What is Line Editing?
Line editing is a stage in the editing process in which a manuscript is edited for tone, style, and consistency. This stage of editing is extremely important for documents of all types and lengths, and a good line editing is a crucial in the manuscript editing process. Here are a few dos and don’ts to line editing.
DO Take another read through. If you find any minor (hopefully not major) discrepancies in your manuscript fix these before moving on in line editing.
DO before looking at lines, review and analyze your key scenes. Does each scene carry the aspect of the story that it is supposed to carry? If not, what does it still need?
DO, if you find discrepancies during line editing, fix those before continuing the line editing.
DO Look through other that may appear wooden but are necessary to the story. Is this scene really necessary? Use the same treatment as you used for the key scenes. Have we seen aspects of this scene before? Is this entire scene redundant or is it just certain elements of the scene? Unless we are doing a reprise technique where we purposely use certain elements for impact, eliminate redundant scenes, passages, and aspects of conversations that you may have missed previously.
DO evaluate transitions between scenes. Are they adequate? Are they too wordy?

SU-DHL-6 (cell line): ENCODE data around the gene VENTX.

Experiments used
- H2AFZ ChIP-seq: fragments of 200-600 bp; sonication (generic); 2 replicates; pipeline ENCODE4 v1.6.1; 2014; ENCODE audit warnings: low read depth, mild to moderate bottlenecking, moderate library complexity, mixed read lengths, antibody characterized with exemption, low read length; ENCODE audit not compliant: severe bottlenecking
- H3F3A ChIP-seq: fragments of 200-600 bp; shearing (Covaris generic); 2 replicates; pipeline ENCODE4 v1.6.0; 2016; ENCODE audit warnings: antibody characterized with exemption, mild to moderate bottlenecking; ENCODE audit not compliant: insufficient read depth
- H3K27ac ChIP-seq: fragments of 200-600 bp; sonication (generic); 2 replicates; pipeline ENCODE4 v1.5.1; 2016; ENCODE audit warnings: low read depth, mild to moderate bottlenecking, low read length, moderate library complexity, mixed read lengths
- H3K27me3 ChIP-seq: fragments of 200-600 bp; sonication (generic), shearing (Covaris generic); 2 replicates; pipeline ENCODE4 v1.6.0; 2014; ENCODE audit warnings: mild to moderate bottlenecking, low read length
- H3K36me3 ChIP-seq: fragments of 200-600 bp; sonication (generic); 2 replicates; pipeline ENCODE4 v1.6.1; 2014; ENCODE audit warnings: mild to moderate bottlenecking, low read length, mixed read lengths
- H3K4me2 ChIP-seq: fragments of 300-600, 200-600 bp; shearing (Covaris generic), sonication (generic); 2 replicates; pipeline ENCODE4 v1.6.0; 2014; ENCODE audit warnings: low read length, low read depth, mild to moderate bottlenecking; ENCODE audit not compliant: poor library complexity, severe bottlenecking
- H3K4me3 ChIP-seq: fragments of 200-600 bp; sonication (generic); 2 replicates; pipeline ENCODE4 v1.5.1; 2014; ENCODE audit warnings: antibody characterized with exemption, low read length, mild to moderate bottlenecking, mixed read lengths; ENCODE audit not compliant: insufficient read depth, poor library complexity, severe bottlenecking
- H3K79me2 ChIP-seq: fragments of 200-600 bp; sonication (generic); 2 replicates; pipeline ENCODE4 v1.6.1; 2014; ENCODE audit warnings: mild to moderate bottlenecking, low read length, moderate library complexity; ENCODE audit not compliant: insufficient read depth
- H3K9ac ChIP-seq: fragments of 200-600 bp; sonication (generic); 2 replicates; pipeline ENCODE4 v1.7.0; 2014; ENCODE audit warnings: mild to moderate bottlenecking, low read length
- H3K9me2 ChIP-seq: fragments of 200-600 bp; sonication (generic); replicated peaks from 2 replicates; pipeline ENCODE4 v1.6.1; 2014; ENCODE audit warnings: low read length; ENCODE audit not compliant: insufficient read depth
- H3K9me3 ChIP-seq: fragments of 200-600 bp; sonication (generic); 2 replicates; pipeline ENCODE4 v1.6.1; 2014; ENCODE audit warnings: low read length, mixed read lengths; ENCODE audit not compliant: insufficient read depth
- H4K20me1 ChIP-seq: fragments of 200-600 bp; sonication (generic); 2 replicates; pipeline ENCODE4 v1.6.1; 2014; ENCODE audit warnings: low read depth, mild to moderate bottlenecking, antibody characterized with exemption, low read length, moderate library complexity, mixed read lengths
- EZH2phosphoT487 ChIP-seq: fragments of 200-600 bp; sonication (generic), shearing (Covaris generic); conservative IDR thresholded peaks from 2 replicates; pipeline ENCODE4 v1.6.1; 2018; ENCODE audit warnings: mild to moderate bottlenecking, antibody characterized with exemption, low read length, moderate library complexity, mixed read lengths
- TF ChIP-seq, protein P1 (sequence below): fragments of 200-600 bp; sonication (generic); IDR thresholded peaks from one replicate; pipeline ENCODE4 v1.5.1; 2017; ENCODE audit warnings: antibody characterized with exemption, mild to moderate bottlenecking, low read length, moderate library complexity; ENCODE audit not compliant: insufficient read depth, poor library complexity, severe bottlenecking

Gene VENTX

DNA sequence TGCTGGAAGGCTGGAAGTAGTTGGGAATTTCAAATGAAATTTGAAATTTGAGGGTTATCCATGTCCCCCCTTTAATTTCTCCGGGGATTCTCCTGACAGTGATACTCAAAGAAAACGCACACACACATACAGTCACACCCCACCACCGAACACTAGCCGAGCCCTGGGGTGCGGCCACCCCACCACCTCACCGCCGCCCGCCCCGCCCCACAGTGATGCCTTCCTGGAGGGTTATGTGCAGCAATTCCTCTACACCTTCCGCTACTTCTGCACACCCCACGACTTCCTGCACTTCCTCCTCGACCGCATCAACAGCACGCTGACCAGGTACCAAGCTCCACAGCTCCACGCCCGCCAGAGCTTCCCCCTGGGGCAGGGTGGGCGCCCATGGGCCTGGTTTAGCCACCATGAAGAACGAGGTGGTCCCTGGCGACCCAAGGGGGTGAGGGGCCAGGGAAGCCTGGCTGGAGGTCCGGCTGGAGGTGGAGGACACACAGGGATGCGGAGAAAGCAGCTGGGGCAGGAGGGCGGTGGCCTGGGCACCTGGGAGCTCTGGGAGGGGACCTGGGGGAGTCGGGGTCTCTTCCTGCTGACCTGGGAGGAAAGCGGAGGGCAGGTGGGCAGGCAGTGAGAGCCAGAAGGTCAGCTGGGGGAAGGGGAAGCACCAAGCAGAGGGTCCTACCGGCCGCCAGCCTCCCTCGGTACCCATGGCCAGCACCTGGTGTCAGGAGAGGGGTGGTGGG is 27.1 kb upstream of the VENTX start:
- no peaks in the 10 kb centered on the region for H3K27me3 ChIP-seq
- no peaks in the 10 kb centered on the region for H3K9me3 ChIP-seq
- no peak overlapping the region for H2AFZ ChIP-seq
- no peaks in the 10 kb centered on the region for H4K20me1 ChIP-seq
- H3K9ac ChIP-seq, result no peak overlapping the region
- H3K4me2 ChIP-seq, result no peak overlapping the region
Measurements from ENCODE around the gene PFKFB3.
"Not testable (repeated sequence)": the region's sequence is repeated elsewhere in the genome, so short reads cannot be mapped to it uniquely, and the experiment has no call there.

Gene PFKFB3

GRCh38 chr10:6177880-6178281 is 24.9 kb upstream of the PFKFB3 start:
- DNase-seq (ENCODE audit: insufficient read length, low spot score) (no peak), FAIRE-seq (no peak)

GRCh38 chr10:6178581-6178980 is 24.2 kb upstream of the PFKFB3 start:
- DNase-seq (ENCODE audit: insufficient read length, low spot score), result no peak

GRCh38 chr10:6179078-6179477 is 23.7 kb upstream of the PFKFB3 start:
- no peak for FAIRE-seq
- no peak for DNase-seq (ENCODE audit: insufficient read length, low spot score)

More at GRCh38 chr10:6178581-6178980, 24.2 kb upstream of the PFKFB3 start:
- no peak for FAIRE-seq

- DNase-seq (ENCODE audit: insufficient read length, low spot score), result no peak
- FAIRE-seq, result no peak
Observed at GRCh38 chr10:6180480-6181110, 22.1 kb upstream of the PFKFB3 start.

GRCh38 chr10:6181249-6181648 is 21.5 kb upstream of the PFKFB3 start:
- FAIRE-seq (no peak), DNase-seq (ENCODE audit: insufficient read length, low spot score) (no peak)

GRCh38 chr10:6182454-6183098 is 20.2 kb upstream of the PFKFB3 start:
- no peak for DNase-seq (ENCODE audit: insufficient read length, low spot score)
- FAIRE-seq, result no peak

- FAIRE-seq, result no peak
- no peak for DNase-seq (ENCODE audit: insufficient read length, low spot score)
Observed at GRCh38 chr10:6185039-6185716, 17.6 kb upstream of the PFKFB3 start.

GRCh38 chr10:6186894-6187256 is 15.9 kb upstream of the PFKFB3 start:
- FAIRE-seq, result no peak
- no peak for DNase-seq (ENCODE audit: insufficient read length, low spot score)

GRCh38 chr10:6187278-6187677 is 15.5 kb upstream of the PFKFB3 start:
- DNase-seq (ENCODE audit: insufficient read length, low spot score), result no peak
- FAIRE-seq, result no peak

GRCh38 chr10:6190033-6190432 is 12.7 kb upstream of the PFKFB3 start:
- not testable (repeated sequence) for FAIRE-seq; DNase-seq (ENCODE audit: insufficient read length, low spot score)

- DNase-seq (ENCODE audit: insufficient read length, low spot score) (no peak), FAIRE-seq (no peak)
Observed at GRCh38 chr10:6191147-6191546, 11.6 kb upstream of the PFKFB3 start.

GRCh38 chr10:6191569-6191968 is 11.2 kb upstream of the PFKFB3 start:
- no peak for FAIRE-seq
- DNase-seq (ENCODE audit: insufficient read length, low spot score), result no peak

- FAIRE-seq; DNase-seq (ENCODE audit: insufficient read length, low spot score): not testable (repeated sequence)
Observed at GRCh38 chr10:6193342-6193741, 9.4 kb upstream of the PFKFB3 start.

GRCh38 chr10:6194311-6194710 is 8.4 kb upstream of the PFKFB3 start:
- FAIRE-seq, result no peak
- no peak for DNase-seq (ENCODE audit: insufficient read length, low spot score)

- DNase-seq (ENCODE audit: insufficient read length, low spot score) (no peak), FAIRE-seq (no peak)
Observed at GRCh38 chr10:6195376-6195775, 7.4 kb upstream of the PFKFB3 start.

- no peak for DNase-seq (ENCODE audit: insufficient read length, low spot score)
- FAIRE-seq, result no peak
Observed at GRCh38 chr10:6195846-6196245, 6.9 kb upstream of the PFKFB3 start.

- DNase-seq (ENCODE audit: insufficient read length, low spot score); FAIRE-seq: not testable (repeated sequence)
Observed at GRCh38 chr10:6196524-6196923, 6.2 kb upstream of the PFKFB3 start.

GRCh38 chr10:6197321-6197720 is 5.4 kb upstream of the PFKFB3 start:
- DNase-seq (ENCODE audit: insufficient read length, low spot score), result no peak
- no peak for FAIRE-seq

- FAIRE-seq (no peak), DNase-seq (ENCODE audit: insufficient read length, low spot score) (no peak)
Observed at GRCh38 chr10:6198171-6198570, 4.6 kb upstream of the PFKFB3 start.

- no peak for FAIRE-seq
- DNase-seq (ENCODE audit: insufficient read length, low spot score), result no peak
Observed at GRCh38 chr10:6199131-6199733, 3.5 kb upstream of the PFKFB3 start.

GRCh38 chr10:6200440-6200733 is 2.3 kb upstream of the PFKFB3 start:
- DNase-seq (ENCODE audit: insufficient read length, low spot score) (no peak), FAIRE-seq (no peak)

DO read each paragraph out loud. Does the paragraph flow naturally?
DO insure that each character remains in character throughout the book.
DO eliminate words or sentences that are extraneous or overused
DO edit scenes where the action is confusing or the author’s meaning is unclear due to bad transitions
DO eliminate redundancies of information repeated in different ways
DO unify tonal shifts and rewrite unnatural phrasing
DO eliminate or rewrite passages that don’t read well due to bland language use
DO create changes that can be made to improve the pacing of a passage
DO evaluate words or phrases to determine if they are the best words to use. Reassess and clarify if a better word can enhance your meaning.
DO take frequent breaks when doing line editing. If you have a deadline, work for 25 minutes and then take a five-minute break. For better efficiency, every two hours take a thirty-minute break. I personally get so much more done when I take frequent breaks by using the breaks for personal care and housework.
DO try to work on line editing at least a little every day rather than trying to block out large periods.
DO editing from front of manuscript to the back and do it in order to avoid missing any parts of the manuscript.
DON’T let run-on sentences remain in the manuscript, edit them.
DON’T give a pass to dialogue or paragraphs that can be tightened
DON’T leave in confusing narrative digressions
DON’T line edit too early in the writing process, you’ll just be wasting your time.
DON’T skip this part of the process and leave it for an editor to do. You’ll have a much better book (and your next one will be better as well) if do your own line editing.
DON’T try to do too much at one sitting. You’ll produce better copy if you are rested.
DON’T procrastinate this step, the end of the tunnel is in sight! Don’t stop now!
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